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John Pizzarelli

John Pizzarelli John Pizzarelli
"Duke Ellington is to jazz as Richard Rogers is to theatre," so goes the extraverted and infectious wisdom of entertainer and "ambassador of cool," John Pizzarelli.

John Pizzarelli, just coming off his current jewel box Rockin’ in Rhythm--A Duke Ellington Tribute, which is saturated with his signature groove , is laying out a fluid enigma of energized entertainment - in the name of jazz and Duke Ellington. His music sheets are a kaleidoscope of personalities with each spin. Never pressing down the same sway or attitude, Mr. Pizzarelli is the Man of a Thousand Sounds, each with a psyche that is in no way associated with a common textbook approach.

John, for all that he records and delivers on stage, is as grounded and balanced as any one entertainer. He knows his role, enhances the roles of those who are around him, and embraces that which makes his success a reality the fans. How does one define the Pizzarelli Principle void of the common fluff and creative banter he is a guy who just loves jazz. "I guess I am an old soul in a sense." as the Pizzarelli humility tries to define himself. "I grew up with Zoot Sims and Benny Goodman in my house and my father playing on great records. To hear him (Bucky Pizzarelli) playing in concert with those great musicians, as I got dragged with him, was amazing. I always loved the joy of being brought to that music." This is the passion that is the make up of John Pizzarelli that fuels his musical swagger. "There are still people who talk about Dave McKenna or going to hear Zoot Sims play all night and listen to great music. I just wanted to be an extension of that, just to go into a room and make great music hopefully making an entertaining evening for people." That is what John Pizzarelli is and does!"

Rockin’ in Rhythm--A Duke Ellington Tribute, John Pizzarelli’s newest development into the jazz climate, is a meltdown of many talents and innovative arrangements. Along with John Pizzarelli are his dad Bucky, wife Jessica Molaskey and his brother Martin, along with special artist Kurt Elling. This is the "Rat Pack of Sway" in jazz’s purist form on and off stage. No matter what city, state, or country the stage is placed, they have fun From start to finish, this current spin is a groove fest in celebration of the work of iconic band leader, Duke Ellington. "He (Duke Ellington) was not just a band leader," says Pizzarelli, "he was a composer, personality and great jazz musician. He was jazz’s first real star, along with Louie Armstrong, Ella Fitzgerald, Count Basie and Benny Goodman. Duke Ellington is probably the best known star on many different levels," he says. In so many ways, John’s tribute illustrates just that.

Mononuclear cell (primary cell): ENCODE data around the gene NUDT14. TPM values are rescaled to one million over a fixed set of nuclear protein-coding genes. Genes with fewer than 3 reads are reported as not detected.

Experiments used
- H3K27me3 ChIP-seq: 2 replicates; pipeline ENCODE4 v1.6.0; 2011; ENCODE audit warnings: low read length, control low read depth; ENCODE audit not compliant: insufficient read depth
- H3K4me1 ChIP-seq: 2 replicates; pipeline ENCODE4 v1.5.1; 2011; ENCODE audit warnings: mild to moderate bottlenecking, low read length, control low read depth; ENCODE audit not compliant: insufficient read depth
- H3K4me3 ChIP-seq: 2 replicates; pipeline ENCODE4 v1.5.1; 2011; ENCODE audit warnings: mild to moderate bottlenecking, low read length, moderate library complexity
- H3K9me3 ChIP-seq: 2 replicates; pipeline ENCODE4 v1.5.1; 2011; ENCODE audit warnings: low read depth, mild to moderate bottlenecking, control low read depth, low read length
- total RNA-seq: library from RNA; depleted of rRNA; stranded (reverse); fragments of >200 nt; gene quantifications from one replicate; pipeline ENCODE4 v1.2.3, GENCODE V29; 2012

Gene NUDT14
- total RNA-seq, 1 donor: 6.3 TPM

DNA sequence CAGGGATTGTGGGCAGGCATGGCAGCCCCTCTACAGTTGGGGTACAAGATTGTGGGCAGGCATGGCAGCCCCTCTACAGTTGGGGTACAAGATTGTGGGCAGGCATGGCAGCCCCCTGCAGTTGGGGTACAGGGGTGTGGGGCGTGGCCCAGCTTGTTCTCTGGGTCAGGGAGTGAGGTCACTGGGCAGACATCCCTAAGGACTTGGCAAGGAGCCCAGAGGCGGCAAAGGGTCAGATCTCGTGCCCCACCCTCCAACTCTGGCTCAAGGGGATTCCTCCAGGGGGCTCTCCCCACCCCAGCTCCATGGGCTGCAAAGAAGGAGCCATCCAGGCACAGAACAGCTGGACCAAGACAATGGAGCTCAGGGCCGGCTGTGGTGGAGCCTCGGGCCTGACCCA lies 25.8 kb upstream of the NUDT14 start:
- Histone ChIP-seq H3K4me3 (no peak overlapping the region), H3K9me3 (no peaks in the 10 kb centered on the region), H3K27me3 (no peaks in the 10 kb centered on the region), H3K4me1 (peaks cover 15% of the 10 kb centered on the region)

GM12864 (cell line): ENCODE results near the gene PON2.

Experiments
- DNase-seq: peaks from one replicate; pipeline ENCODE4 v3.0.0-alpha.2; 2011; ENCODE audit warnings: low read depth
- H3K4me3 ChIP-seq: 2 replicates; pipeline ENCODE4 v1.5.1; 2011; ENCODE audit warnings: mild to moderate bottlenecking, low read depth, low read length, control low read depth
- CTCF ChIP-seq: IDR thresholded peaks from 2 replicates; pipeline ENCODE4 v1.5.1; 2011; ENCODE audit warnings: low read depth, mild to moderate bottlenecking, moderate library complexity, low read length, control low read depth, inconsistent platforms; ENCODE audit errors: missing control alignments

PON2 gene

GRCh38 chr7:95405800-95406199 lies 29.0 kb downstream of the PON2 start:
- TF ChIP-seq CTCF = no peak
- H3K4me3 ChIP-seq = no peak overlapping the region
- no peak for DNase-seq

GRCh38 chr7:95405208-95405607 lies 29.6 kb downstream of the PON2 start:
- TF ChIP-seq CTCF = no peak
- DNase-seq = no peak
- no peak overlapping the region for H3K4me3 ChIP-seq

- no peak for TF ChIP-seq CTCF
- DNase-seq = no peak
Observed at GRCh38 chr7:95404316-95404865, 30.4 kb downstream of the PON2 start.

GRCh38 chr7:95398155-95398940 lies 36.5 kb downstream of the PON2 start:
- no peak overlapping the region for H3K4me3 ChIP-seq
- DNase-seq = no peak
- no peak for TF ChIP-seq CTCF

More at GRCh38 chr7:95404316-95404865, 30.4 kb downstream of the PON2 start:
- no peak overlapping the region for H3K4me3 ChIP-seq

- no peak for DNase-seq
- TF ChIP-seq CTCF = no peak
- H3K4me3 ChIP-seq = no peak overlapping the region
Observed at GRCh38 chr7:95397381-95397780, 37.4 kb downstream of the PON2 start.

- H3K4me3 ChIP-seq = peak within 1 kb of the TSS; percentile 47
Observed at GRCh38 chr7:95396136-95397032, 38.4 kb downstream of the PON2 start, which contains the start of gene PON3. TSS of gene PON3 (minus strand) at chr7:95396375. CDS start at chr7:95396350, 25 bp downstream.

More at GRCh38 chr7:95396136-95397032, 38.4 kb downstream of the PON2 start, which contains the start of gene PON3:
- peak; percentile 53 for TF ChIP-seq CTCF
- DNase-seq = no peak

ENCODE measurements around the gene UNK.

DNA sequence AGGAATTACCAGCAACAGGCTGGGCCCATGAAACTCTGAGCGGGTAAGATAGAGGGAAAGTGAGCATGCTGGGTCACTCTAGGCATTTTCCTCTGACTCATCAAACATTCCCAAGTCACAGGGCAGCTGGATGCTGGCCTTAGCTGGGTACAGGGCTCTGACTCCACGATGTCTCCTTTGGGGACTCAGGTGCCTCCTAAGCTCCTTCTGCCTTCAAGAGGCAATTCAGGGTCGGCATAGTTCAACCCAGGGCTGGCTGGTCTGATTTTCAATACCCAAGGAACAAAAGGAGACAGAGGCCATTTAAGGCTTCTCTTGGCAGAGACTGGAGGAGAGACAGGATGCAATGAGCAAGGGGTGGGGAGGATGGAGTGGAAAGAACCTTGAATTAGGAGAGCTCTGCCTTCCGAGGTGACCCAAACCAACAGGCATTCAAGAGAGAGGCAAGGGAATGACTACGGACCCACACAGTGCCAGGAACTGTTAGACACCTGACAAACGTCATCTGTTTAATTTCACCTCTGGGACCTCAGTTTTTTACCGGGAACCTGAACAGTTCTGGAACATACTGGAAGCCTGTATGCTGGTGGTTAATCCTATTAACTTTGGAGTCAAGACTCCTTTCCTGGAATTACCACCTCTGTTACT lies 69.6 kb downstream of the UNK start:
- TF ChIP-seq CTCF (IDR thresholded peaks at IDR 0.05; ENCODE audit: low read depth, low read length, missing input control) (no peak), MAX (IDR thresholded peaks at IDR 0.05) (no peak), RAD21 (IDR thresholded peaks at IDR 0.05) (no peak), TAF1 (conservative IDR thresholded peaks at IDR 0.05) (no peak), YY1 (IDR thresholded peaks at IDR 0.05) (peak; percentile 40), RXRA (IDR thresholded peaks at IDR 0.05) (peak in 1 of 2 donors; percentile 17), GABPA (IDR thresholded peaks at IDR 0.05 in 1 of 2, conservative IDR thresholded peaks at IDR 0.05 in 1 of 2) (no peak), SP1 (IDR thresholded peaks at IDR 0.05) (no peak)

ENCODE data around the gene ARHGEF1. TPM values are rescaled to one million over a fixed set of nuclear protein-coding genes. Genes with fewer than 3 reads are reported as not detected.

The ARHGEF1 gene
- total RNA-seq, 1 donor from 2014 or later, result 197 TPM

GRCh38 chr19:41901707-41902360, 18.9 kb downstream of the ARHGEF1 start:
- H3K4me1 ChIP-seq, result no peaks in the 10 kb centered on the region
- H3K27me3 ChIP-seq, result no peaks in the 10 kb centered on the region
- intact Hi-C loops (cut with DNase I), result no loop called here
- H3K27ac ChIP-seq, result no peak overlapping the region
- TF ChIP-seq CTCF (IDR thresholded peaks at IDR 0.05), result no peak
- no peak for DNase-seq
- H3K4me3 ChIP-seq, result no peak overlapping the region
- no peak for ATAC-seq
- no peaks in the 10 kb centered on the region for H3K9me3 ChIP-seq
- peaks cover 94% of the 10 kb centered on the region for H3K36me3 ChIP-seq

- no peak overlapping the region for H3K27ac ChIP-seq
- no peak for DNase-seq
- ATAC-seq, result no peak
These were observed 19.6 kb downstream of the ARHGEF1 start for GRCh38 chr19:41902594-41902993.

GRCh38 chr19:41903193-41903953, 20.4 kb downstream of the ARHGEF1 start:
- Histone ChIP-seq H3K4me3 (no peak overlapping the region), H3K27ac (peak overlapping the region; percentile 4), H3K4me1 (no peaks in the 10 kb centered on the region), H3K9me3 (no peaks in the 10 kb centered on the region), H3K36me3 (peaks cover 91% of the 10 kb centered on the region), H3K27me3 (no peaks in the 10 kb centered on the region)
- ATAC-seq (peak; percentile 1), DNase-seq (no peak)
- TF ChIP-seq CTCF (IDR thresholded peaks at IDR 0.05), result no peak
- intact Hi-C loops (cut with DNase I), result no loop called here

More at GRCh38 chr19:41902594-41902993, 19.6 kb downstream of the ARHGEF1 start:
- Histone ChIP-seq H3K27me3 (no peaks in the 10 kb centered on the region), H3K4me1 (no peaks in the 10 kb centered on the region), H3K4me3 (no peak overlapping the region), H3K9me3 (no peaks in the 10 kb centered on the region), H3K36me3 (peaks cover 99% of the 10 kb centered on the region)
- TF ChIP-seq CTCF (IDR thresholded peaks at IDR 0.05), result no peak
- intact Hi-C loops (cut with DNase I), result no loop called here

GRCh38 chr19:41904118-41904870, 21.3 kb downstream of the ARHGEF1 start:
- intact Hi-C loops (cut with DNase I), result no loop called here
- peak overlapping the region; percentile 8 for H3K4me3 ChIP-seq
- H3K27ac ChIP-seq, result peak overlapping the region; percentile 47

In John’s world of arrangements, when it comes to dissection of the original music sheet, they swiftly become an adventure for this diverse, leading light of fret-ology. I dare say his process rarely becomes conventional, for John is not the dean of textbook arranging when the ideas start escalating from level to level. His strength is the outer surface of the jazz standard manual. I explored this philosophy as it related to the arrangement of his current project. "The fun part of the Duke Ellington (songbook), one in particular, is that there are so many things to choose from." says John. "You can do instrumentals, pair instrumentals, play a song as an instrumental and find different ways to present songs. When I do tribute records, it’s always looking for something a little different and then maybe, a way to present an obvious song in a different way." At any given moment, this does not ever seem as work to John. He craves the challenge and the expedition into sounds unknown. This is when "Perdido" came into the discussion.